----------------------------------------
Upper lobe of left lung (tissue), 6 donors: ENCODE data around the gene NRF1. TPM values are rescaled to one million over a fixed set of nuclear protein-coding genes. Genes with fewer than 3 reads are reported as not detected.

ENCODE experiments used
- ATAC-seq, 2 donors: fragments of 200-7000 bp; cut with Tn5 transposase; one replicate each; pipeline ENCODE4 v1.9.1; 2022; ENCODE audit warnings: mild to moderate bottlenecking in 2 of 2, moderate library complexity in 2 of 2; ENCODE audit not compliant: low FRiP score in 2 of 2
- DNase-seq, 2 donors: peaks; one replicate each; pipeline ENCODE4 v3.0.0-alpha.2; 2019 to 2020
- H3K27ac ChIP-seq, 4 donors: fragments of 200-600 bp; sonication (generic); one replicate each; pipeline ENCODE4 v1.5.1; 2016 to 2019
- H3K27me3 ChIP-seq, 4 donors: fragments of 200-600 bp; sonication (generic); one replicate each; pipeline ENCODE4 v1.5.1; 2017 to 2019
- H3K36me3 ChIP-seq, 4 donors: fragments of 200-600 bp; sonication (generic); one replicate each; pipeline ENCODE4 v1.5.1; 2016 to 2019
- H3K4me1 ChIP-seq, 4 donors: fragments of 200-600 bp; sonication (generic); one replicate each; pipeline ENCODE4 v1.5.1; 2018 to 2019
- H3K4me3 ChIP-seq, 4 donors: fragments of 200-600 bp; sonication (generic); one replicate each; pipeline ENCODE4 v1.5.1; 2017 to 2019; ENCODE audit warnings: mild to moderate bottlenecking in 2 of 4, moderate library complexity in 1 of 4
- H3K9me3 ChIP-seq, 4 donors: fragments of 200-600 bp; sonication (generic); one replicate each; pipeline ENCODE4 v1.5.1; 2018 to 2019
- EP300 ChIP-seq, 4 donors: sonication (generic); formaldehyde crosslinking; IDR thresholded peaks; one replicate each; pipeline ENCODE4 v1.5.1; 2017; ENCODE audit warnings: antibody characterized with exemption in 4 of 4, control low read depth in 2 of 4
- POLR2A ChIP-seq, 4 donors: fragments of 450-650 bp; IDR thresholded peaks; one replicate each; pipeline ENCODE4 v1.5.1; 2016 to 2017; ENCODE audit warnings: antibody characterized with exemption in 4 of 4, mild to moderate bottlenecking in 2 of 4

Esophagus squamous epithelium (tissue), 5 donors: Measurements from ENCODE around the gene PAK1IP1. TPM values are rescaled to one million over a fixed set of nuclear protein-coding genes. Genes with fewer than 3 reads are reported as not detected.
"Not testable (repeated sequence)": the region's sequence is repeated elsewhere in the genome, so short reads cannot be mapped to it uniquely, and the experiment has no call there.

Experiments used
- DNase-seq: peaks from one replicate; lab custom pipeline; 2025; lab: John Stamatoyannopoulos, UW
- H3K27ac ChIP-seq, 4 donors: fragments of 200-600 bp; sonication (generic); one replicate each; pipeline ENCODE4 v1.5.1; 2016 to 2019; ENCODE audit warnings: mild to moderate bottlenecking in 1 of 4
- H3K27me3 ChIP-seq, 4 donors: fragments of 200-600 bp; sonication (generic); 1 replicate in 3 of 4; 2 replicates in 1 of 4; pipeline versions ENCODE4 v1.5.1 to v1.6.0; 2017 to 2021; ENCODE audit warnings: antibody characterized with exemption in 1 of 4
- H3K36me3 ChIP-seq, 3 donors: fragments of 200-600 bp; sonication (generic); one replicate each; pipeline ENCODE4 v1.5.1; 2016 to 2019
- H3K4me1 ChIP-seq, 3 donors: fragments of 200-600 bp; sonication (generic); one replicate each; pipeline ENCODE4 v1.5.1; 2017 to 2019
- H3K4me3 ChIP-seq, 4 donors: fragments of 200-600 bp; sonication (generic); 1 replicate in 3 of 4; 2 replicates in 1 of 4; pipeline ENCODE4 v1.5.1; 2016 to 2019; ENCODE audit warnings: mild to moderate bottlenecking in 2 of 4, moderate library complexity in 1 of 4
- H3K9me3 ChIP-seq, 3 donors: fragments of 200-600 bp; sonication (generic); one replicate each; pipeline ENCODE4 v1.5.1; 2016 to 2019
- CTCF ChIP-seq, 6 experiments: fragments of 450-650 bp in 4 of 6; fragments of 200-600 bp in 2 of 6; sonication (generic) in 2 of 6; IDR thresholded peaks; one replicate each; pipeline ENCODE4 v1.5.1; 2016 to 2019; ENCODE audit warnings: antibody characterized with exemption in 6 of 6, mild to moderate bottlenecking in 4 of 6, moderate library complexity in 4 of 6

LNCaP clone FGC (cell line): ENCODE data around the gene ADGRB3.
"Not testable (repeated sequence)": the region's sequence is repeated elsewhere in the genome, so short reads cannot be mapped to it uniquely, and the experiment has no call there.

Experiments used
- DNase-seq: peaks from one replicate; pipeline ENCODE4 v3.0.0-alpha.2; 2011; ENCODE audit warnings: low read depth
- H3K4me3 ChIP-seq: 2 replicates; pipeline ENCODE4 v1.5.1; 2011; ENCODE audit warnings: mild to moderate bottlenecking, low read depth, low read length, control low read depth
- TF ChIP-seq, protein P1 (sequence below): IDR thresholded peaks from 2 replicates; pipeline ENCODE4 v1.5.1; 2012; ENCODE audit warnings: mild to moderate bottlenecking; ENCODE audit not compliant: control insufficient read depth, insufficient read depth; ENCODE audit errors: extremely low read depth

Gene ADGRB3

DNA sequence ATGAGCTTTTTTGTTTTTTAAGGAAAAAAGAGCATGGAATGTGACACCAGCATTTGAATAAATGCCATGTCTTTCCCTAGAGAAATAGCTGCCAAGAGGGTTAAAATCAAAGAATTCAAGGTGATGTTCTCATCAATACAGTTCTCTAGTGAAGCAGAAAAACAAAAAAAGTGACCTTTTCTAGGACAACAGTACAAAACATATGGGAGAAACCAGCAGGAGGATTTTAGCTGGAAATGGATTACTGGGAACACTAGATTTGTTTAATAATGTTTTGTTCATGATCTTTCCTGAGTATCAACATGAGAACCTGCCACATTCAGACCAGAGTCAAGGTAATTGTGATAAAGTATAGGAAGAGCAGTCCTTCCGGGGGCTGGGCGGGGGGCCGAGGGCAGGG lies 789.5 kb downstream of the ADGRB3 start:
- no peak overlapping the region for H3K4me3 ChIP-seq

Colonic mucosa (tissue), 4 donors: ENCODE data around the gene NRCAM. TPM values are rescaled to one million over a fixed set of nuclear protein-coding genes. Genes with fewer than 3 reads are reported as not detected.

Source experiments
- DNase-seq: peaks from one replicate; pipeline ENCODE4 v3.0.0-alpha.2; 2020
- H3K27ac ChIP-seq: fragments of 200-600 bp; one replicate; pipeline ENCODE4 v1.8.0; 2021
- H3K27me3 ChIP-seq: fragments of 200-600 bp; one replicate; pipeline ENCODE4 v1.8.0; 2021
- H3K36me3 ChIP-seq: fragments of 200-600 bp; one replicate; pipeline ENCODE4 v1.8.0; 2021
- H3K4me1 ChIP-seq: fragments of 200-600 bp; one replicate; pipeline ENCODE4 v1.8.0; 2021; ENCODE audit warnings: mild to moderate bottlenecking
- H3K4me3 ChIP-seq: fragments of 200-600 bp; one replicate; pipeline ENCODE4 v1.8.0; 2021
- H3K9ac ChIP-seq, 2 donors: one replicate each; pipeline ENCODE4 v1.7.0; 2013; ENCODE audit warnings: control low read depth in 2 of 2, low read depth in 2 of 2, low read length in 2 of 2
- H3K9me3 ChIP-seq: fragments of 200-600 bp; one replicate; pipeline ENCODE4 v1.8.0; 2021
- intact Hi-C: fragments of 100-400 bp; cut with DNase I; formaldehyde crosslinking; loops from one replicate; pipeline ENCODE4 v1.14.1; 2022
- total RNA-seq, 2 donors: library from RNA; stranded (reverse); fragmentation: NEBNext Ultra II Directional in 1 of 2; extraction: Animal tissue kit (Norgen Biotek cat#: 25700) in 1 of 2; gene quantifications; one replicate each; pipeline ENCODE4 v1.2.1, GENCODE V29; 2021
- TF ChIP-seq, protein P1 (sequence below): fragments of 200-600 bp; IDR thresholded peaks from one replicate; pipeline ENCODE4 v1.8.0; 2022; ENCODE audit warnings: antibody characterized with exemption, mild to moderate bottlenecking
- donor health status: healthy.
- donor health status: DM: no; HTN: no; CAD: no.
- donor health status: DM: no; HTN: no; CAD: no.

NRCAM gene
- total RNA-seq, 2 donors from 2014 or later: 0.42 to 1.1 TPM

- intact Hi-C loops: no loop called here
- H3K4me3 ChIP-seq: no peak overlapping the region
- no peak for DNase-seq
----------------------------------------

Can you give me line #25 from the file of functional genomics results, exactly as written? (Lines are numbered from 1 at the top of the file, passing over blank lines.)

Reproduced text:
"Not testable (repeated sequence)": the region's sequence is repeated elsewhere in the genome, so short reads cannot be mapped to it uniquely, and the experiment has no call there.